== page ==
Opinions: Traditional Aid Groups’ Roles; ‘Smart Power’ Foreign Policy; Funding For MDGs
Traditional Aid Groups Continue To Play A Vital Role In Disaster Areas
In a post on the Guardian's "Poverty Matters Blog," Joel Charny, vice president for humanitarian policy and practice at InterAction, highlights the role traditional aid groups play in disasters around the world, refuting the idea that the 2010 earthquake in Haiti showed that established groups "were becoming irrelevant in the face of a vast array of new aid providers, including corporations, celebrities, citizens groups and the military."
"Some emergencies capture the imaginations of the global public, especially immense natural disasters that seem to choose their victims at random. ... For crises that never have and never will compel the world's attention, donor government support is vital. But for international relief and development work, the funding situation is turning grimmer," Charny warns. "[T]he first quarter of this year demonstrates, the fundamental problem is rarely going to be too many agencies and resources. Rather, the core challenge is the inability of the international humanitarian community to reach people in need due to lack of security and funds," he writes, acknowledging that traditional organizations "may indeed need a new business model in the humanitarian sector."
Charny writes that the major aid challenges today are "in places far from the public eye." He concludes: "Those violent places are where the challenges are greatest and where only committed professional agencies, including big NGOs, applying humanitarian principles and standards, are likely to be found" (4/13).
Budget Should Fund 'Smart Power' Foreign Policy
In a Foreign Policy opinion piece arguing that the U.S. should focus on what Secretary of State Hillary Clinton has termed "smart power" approaches to international relations, Joseph Nye, Jr., a professor at Harvard University, notes that the recently proposed cuts to the State Department and foreign operations budgets "could put a serious dent in the United States' ability to positively influence events abroad."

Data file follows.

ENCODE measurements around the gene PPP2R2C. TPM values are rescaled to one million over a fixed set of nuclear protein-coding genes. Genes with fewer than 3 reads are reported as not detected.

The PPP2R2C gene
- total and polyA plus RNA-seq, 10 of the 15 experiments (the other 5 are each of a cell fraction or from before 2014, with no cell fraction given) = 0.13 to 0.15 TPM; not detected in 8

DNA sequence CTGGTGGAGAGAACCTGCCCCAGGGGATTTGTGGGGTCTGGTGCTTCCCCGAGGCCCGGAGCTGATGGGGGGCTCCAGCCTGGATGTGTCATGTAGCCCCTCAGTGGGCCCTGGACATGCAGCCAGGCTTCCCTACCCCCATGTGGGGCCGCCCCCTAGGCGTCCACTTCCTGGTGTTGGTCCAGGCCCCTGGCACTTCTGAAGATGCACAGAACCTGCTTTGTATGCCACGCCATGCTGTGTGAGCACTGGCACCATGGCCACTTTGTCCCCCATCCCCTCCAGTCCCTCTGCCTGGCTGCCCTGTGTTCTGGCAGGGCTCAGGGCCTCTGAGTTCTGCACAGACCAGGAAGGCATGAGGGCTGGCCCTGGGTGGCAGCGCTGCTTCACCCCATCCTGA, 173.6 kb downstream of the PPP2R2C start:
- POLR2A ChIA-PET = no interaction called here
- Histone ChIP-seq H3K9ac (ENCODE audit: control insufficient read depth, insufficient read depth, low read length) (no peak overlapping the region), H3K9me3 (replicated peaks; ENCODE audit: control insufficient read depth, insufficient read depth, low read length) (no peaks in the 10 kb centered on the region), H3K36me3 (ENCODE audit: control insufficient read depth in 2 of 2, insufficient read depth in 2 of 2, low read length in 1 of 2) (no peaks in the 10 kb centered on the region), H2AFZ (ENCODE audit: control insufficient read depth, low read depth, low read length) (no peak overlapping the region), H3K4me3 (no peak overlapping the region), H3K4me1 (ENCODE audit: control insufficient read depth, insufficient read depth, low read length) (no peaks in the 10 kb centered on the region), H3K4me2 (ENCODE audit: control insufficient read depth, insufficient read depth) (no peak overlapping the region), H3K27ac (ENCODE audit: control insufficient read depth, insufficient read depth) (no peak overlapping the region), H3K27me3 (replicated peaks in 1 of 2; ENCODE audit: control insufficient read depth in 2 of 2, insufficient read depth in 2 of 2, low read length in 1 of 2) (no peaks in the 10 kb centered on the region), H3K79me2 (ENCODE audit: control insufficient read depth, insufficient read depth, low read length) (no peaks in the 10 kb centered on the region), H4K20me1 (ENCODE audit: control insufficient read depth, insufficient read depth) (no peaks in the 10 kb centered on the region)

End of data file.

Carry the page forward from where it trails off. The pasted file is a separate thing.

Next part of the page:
"It is true that the U.S. military has an impressive operational capacity, but the practice of turning to the Pentagon because it can get things done leads to the image of an over-militarized foreign policy. ... smart power is not so easy to carry out in practice. Diplomacy and foreign assistance are often underfunded and neglected, in part because of the difficulty of demonstrating their short-term impact on critical challenges," according to Nye, who applauds the Obama administration's efforts to integrate America's soft- and hard-power tool kit.
"The defense budget affects almost all congressional constituencies in the United States; the budgets for State and USAID do not. The result is a foreign policy that rests on a defense giant and a number of pygmy departments," Nye states. "Congress needs to be serious about deficit reduction, and it also needs to be serious about foreign policy. The events of the past week suggest it is serious about neither," he concludes (4/12).
To Achieve MDGs, New Funding Sources Must Be Identified
Bill Gates, co-chair of the Bill & Melinda Gates Foundation, writes in a Huffington Post piece, "Last week I traveled through Europe to convey one message: The money governments invest in development is saving millions of lives, and improving hundreds of millions. The most important thing we can do now is build on that progress and continue working toward achieving the Millennium Development Goals. To do that, we need more funding and new sources of funding."
Gates aims to identify more funding sources for global health and development and will deliver the ideas in a report to government leaders at the G20 summit in November. To compile the report, "I'll be talking with G20 members and other financial, economic and development experts. I'll have three principles in mind throughout. The first is total transparency around all types of investments. The second is rigorous assessment of the cost-effectiveness of interventions, so we know we're getting value for money. The third is impact evaluation, so we are clear about results and can learn lessons and improve," Gates writes (4/12).This is part of the KHN Morning Briefing, a summary of health policy coverage from major news organizations. Sign up for an email subscription.